If you have glaucoma, you probably don’t know unless an eye doctor has diagnosed it. In its early stages it gives no symptoms. However, it does start damaging your optic nerve right from the beginning, before reducing your peripheral vision, which is why it’s so important to diagnose it early.
Tonometry measures the pressure inside your eyes. Glaucoma is usually associated with higher-than-average intraocular pressure (IOP); although in some cases a person can have glaucoma along with normal IOP. For a tonometry test, you sit at a slit-lamp. You rest your chin and forehead on the supports and Thomas moves the tonometer forward so that it briefly touches your cornea after anaesthetic drops have been applied to your eye. That’s all there is and it takes just seconds.
A pachymeter measures how thick your corneas are – your Central Corneal Thickness (CCT). It’s helpful to know your CCT because if your corneas are thicker or thinner than average, that can affect measurements of your IOP. You need only do this test once, since corneal thickness remains steady.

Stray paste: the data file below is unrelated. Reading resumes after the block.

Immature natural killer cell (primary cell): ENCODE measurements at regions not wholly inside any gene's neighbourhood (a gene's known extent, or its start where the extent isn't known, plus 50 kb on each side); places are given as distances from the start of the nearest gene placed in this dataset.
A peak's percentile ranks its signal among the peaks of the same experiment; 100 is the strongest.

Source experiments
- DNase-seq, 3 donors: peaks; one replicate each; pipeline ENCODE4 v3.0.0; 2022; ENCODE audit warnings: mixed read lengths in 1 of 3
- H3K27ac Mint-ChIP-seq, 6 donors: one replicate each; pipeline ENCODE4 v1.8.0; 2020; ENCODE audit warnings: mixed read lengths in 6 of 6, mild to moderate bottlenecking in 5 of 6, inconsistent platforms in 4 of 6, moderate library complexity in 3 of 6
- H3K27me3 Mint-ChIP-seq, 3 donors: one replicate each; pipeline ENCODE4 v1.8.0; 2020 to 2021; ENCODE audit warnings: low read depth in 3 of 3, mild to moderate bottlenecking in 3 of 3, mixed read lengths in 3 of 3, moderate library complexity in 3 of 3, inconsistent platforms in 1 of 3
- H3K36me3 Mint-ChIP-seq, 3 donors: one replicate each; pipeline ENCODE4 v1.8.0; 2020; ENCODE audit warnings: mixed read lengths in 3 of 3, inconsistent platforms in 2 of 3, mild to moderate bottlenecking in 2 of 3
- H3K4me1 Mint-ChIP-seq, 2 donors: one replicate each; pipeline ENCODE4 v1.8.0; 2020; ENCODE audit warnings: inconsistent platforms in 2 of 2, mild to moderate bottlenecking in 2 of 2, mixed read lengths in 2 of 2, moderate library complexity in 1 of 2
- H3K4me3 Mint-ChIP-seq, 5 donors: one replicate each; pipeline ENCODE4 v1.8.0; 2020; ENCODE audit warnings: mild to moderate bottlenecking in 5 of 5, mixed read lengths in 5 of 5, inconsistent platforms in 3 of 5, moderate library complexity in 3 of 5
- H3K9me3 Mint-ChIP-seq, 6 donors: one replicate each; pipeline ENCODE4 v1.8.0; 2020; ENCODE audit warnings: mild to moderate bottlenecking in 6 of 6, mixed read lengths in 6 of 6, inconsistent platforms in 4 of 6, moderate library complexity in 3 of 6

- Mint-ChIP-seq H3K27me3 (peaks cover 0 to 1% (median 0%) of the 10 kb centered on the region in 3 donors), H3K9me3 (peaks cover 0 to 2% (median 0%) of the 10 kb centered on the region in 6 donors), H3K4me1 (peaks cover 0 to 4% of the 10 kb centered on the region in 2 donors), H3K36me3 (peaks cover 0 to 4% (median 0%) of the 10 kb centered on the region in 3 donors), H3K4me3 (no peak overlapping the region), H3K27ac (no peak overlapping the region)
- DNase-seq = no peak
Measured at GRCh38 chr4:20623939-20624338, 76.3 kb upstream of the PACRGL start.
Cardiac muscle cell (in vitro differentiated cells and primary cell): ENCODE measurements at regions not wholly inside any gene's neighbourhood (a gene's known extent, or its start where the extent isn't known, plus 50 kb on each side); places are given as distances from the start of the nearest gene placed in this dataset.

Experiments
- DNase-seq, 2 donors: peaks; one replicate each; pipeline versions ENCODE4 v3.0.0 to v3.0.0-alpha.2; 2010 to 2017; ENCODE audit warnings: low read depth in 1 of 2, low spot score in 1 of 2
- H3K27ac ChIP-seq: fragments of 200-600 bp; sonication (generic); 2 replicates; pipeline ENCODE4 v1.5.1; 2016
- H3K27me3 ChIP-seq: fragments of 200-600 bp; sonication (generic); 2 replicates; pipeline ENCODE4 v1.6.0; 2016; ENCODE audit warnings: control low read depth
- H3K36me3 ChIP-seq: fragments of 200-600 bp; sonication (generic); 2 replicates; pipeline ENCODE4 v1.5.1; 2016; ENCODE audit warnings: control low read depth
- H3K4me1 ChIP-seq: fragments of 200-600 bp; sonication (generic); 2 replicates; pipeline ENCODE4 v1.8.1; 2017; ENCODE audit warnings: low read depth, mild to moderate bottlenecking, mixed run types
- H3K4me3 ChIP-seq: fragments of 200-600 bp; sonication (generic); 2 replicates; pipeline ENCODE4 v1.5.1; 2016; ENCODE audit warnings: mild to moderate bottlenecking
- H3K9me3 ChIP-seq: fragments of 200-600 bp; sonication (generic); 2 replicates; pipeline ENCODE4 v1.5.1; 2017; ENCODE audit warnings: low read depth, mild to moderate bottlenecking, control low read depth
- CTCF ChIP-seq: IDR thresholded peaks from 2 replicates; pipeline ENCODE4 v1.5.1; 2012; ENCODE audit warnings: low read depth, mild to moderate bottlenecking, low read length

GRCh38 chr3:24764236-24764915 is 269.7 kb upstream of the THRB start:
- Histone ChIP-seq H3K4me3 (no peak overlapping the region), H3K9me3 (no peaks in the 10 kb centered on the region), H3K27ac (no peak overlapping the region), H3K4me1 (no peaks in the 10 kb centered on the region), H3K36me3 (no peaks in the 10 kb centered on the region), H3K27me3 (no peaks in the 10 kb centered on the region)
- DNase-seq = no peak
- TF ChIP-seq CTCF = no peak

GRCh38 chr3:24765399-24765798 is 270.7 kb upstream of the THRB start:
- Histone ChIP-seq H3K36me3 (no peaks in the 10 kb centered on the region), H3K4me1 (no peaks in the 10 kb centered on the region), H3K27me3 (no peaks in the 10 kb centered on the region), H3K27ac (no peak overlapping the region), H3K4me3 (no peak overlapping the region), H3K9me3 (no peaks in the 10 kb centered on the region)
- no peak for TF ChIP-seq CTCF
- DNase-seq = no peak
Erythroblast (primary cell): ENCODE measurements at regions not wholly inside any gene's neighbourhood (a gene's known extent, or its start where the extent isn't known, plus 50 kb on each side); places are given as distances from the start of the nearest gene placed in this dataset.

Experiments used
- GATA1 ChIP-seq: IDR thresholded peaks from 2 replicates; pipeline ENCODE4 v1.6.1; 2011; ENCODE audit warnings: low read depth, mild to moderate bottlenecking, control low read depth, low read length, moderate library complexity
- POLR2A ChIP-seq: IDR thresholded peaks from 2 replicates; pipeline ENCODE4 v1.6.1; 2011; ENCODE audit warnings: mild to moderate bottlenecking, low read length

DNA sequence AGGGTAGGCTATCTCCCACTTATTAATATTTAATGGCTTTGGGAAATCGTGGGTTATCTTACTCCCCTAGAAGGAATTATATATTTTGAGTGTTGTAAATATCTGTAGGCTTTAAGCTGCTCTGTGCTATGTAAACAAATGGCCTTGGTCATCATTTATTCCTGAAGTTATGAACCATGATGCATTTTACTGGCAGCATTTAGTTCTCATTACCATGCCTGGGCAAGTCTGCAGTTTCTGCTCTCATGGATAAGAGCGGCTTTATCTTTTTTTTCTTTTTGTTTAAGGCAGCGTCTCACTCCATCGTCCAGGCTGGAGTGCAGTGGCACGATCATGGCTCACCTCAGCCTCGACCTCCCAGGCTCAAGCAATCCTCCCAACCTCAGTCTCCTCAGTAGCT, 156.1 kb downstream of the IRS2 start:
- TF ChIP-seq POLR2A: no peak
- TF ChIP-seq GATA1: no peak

Visual Field Test
Your visual field is everything you can see at any given time – both what you are looking at directly and what you see around the edges. This test takes about half an hour to measure how complete your visual field is. It essentially records the quantity and quality of what you see. If you have glaucoma, a Visual Field Test should be taken at least twice a year, as it will help Thomas assess your treatment’s effectiveness.
Finding Optic Nerve Damage
Thomas will also examine your eyes through the slit lamp ophthalmoscope. It allows him to see the back of your eye and study the optic nerve. By the colour and appearance of the nerve, he can tell whether any damage has been done. There are many features of a damaged optic nerve that are specific to glaucoma such as the phenomenon called cupping.